Downloading Video Games

Here is a nice overview of video gaming downloading from the New York Times. 

I’m definitely not a fan of Valve’s Steam downloading service.  Because my husband and I share the same home e-mail address, I inadvertantly killed his Steam account when I registers the Orange Box.  Since then, actually being about to enjoy playing the Orange Box games has been touch and go because Steam is not reliable and to load the games, rather than just having the disc in the computer, you must authenicate first with Steam.  AUGH!  So horrendous!

Anyhow, enjoy this article :).

Downloading: That Other Way to Get a Video Game

Illustration by James C. Best, Jr.


Correction Appended

Halo 3 and Oblivion haven’t been available in that format yet.

There is little incentive to download a game rather than buy a tangible disc: it is rarely cheaper to download. Downloadable versions of best-selling PC games like Unreal Tournament III and BioShock cost the same as the discs.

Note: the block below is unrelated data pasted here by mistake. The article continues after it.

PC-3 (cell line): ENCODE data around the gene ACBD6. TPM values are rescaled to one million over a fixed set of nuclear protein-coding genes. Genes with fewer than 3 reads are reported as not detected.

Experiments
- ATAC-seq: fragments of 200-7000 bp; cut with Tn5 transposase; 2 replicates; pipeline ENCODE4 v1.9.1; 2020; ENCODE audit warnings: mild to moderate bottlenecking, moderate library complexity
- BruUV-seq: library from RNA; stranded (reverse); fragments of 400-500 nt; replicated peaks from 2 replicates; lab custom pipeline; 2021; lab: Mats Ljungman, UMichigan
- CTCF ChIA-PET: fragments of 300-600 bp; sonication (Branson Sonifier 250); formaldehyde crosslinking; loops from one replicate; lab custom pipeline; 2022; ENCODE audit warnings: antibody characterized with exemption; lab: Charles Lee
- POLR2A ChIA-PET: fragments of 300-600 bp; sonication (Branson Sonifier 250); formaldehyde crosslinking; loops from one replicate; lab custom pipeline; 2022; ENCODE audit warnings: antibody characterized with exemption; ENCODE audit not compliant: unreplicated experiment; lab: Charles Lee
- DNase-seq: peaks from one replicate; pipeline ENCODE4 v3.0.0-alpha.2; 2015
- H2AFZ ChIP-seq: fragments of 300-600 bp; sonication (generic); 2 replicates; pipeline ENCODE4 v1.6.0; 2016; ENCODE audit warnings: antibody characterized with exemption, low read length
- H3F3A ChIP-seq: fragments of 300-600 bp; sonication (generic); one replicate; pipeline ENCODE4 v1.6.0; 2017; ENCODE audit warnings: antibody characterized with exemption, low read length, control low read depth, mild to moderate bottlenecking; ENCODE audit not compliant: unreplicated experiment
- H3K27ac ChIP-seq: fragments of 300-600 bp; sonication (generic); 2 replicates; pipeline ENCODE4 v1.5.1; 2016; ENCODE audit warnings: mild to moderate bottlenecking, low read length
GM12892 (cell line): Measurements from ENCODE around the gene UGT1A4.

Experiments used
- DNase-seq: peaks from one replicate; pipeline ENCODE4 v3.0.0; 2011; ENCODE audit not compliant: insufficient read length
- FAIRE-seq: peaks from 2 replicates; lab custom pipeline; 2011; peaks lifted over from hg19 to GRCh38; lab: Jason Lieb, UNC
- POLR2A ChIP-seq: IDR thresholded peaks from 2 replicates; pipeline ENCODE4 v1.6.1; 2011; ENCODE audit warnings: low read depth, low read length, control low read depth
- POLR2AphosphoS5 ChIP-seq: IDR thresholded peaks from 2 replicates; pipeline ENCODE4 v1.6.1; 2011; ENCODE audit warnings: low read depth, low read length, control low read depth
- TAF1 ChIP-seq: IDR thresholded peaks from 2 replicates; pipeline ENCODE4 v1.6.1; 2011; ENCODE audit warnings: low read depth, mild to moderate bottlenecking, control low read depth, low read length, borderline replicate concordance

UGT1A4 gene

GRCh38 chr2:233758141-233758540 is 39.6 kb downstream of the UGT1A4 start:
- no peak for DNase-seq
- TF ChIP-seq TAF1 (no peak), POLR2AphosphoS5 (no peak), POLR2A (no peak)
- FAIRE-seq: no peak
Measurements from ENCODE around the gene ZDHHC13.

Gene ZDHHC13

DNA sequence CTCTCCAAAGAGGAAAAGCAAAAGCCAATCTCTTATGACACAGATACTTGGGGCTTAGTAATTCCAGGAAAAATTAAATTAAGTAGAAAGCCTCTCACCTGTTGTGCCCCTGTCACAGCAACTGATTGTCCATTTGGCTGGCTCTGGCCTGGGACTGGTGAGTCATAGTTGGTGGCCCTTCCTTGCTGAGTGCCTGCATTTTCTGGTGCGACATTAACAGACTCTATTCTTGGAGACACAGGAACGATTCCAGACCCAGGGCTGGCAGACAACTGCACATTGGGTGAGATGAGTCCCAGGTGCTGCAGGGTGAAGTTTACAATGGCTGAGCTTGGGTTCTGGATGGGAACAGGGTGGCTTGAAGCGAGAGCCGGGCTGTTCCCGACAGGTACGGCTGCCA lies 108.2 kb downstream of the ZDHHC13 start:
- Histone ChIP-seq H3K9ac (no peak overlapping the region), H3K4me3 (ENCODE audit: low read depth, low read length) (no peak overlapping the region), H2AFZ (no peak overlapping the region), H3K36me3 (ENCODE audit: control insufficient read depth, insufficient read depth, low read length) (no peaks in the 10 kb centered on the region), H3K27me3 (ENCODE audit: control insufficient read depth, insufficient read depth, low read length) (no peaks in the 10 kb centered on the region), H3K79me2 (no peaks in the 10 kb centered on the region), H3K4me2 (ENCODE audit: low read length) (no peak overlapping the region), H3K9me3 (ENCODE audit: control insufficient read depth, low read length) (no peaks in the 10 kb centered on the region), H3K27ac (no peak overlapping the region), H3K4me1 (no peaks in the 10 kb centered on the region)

For people who like playing video games, whether they are hard-core players or occasional dabblers, downloading won’t be the main way to procure games. But online delivery is becoming very handy for the players who want to build quickly on the experience they had in a favorite game like the shooter Halo 3 or the role-playing adventure Oblivion. It will also be useful for those who want to relive an experience of a favorite game played a generation ago, like Pac-Man or King’s Quest.

Here are a few ways to get the most out of downloads.

PC GAMING The leading downloadable PC game distributors are Valve Software and GameTap. Both offer full-size games to download to a gamer’s hard drive. GameTap also offers smaller titles meant to appeal to a broader audience than the hard-core gamers Valve’s lineup serves.

Valve charges per game, with big-hit titles like Call of Duty 4: Modern Warfare and BioShock priced at $49.95 (Circuit City’s price for each is typically $49.99). GameTap offers two all-you-can-download subscription options, $9.95 a month or $59.95 a year, for access to its library of nearly 1,000 titles. About 50 titles are free to anyone who registers with the site. GameTap also allows people who are not subscribers to download games at prices closer to those of the retail editions.

While GameTap recently began offering Mac games, Valve is strictly for Windows users.